I'd be tempted to mirror his movements or mention what you've observed.

RedForFilth Wed 06-Dec-17 11:00:57

I'd mention it tbh. If you can't talk about your issues or whatever then that's a totally different issue. I'd just be honest that you've noticed and it bothers you.

rizlett Wed 06-Dec-17 11:08:10

It's ok to feel jealous so accept that feeling but then use the energy to focus on yourself more - do some nice things that will make you feel good.

Jealousy usually arises when we are comparing ourselves to others and not valuing ourselves enough.

Teens has is right. When you love yourself it doesn't matter if someone stays with you or wants to leave. Once you believe that there is no insecurity or jealousy.

user1480334601 Wed 06-Dec-17 11:10:51

I agree with Teens and Rizlet.

Neoflex Wed 06-Dec-17 11:25:22

Marriage, when it lasts a lifetime like we hope, lasts a really long time. It's only nature that in life you or your partner meet another person who you find attractive. There is no promise that you will never appreciate the beauty of another person. That's just a promise that can't be kept.
If you have promised to be faithful to one another then he should be keeping his side of the bargain. You also can and should be honest. "I notice you like xyz and that you do x, y and z after spending time with her. And then you bring back the focus to the communication in your relationship, and remove the excitement of all the secrecy.

Greedynan Wed 06-Dec-17 11:34:52

I think my self esteem definitely plays a part here. DH is very intellectual and I'm not. I'm certainly no idiot but I'm just don't have my head stuck in a textbook 24/7. He pretty much does. He's slowly making a career change and spending increasing amounts of time in his other job. He's really happy and it's lovely to see him so happy. But I feel quite insecure too. His laptop is on his lap every evening and he's working on the new job and communicating with said woman. It's all professional but he's totally buzzing. He's now wanting to go into the 'office' next week just to be part of one of her presentations that he really doesn't need to do. Using his annual leave from his other job to do so. And whilst I get that he's trying to carve out this new career for himself I know he is bedazzled by this OW. He's not done anything wrong. Yet. But there's a small part of me that's frightened he's going to fall into some sort of EA. I don't want to give this fear of mine any unnecessary energy. I have a tendency to be quite negative at times and I want to try to reconcile this in my mind.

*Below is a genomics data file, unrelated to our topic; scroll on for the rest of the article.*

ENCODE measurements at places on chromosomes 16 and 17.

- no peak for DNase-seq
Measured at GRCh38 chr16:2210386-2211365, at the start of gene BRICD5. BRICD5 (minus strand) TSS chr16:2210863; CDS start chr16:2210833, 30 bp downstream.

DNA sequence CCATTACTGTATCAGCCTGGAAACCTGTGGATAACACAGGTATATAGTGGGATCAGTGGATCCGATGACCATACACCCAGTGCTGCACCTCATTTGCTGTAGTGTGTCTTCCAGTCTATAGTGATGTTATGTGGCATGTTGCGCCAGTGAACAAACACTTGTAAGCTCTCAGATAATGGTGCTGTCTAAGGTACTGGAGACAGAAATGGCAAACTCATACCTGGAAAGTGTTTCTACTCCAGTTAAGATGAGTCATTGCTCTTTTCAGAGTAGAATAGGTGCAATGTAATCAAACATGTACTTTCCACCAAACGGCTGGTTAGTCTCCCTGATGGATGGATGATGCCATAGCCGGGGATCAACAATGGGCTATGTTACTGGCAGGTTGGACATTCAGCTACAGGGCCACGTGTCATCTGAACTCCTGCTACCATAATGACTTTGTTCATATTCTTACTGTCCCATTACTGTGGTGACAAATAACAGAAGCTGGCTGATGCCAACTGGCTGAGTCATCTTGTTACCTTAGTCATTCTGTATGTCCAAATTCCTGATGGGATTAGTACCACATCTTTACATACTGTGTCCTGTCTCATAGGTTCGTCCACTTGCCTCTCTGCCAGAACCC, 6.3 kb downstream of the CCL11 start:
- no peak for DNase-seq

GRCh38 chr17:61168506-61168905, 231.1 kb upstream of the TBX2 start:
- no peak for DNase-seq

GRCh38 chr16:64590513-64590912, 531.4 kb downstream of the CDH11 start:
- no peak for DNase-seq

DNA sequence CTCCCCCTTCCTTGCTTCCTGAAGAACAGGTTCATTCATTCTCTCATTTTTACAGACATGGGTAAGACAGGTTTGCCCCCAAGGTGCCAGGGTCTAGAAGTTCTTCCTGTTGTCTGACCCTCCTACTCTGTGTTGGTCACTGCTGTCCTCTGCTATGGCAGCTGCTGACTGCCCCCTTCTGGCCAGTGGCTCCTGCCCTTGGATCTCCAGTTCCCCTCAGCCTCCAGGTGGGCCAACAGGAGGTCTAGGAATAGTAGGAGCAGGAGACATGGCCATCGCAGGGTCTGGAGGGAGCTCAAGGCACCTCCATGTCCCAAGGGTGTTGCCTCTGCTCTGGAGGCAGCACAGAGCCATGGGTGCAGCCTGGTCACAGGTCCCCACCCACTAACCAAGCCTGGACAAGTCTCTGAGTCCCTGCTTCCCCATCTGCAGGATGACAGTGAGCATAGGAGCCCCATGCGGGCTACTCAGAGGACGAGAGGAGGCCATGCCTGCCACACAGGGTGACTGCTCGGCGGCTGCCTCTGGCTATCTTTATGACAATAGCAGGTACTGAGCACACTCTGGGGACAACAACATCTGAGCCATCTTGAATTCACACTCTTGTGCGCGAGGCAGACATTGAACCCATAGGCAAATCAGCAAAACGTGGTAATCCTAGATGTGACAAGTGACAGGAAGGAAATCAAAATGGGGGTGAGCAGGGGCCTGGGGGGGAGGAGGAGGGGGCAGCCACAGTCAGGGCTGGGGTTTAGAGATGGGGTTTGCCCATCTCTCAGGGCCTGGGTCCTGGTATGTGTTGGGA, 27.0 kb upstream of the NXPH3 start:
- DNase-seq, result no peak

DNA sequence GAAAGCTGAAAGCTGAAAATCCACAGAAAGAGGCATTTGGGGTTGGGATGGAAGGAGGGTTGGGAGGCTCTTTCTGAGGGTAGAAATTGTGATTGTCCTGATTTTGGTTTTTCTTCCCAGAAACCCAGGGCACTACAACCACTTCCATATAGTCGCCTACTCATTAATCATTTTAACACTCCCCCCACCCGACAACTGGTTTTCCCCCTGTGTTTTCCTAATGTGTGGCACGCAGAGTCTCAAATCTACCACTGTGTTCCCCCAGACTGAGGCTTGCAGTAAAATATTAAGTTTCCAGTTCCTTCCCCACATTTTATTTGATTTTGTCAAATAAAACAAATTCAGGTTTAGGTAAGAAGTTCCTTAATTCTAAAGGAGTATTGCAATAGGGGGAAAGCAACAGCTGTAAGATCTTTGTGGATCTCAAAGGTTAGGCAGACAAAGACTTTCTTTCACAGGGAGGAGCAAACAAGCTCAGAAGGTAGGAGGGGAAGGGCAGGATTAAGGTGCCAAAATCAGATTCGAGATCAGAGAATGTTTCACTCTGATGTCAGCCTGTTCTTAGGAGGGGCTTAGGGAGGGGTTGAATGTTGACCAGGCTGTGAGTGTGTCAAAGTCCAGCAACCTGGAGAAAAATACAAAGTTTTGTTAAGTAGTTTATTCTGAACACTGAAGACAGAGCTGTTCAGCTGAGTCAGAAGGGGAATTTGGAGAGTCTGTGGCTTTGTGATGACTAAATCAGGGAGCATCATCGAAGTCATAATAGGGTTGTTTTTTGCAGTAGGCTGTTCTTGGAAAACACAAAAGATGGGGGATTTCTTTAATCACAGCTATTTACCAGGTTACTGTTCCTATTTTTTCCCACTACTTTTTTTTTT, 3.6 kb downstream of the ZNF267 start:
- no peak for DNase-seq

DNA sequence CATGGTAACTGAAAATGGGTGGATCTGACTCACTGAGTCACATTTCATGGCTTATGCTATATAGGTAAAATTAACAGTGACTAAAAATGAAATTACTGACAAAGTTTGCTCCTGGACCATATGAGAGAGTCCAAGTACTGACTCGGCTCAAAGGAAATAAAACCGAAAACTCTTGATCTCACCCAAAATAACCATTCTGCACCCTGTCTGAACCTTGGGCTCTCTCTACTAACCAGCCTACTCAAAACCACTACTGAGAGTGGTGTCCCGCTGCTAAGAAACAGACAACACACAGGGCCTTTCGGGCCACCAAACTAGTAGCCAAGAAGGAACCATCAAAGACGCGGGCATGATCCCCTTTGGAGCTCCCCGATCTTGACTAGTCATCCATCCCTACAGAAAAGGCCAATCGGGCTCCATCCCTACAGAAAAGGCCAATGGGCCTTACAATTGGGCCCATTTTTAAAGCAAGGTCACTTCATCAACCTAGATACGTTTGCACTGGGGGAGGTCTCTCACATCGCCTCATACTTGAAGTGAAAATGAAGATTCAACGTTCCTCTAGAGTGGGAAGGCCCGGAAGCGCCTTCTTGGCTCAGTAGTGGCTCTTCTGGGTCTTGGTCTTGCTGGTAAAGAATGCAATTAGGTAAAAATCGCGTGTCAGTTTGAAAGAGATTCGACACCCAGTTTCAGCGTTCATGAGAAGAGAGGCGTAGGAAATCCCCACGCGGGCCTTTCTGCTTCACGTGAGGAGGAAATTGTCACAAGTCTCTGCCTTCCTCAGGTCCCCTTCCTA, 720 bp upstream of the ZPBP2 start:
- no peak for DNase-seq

But I'm struggling.

Offred Wed 06-Dec-17 12:13:55

How is him taking annual leave so he can spend time with her and talking to her every evening after work him ‘not doing anything obvious/wrong’?!

Offred Wed 06-Dec-17 12:15:31

Has he also got mentionitis?

Offred Wed 06-Dec-17 12:19:34

I definitely don’t have self esteem problems, I have only ever had a problem with my self worth/self esteem when on the receiving end of this kind of bullshit (for two years!) and had ex telling me I was jealous/crazy/oversensitive/it is just work until 2 years later he finally admitted he HAD been ‘in love’ with OW (more like infatuation, she wasn’t interested despite numerous proclamations of love).

pallisers Wed 06-Dec-17 12:20:12

I'm married a long time too and I think it is to be expected that one or other of you will find someone else attractive at various points in a long life together.